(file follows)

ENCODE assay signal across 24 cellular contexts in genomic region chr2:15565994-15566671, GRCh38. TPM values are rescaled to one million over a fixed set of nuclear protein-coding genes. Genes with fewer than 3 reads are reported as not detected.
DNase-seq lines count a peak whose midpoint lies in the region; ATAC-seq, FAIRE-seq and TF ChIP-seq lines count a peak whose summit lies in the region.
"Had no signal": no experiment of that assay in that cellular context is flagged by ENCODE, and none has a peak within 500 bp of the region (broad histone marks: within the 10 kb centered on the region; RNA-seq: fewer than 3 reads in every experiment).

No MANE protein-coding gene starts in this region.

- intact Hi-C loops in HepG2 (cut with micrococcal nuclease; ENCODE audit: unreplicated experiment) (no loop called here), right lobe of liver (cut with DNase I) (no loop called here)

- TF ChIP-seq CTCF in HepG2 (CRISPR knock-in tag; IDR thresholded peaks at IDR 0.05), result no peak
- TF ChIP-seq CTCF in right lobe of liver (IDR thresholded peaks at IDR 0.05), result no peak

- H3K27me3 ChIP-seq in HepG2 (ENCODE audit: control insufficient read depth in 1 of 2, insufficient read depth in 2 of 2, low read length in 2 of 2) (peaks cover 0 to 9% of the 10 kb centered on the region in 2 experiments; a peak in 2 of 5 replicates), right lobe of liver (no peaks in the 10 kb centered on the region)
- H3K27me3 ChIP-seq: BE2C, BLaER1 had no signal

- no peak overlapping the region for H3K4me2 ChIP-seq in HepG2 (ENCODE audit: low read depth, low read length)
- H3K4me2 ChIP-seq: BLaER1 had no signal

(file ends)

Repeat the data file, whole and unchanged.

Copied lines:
ENCODE assay signal across 24 cellular contexts in genomic region chr2:15565994-15566671, GRCh38. TPM values are rescaled to one million over a fixed set of nuclear protein-coding genes. Genes with fewer than 3 reads are reported as not detected.
DNase-seq lines count a peak whose midpoint lies in the region; ATAC-seq, FAIRE-seq and TF ChIP-seq lines count a peak whose summit lies in the region.
"Had no signal": no experiment of that assay in that cellular context is flagged by ENCODE, and none has a peak within 500 bp of the region (broad histone marks: within the 10 kb centered on the region; RNA-seq: fewer than 3 reads in every experiment).

No MANE protein-coding gene starts in this region.

- intact Hi-C loops in HepG2 (cut with micrococcal nuclease; ENCODE audit: unreplicated experiment) (no loop called here), right lobe of liver (cut with DNase I) (no loop called here)

- TF ChIP-seq CTCF in HepG2 (CRISPR knock-in tag; IDR thresholded peaks at IDR 0.05), result no peak
- TF ChIP-seq CTCF in right lobe of liver (IDR thresholded peaks at IDR 0.05), result no peak

- H3K27me3 ChIP-seq in HepG2 (ENCODE audit: control insufficient read depth in 1 of 2, insufficient read depth in 2 of 2, low read length in 2 of 2) (peaks cover 0 to 9% of the 10 kb centered on the region in 2 experiments; a peak in 2 of 5 replicates), right lobe of liver (no peaks in the 10 kb centered on the region)
- H3K27me3 ChIP-seq: BE2C, BLaER1 had no signal

- no peak overlapping the region for H3K4me2 ChIP-seq in HepG2 (ENCODE audit: low read depth, low read length)
- H3K4me2 ChIP-seq: BLaER1 had no signal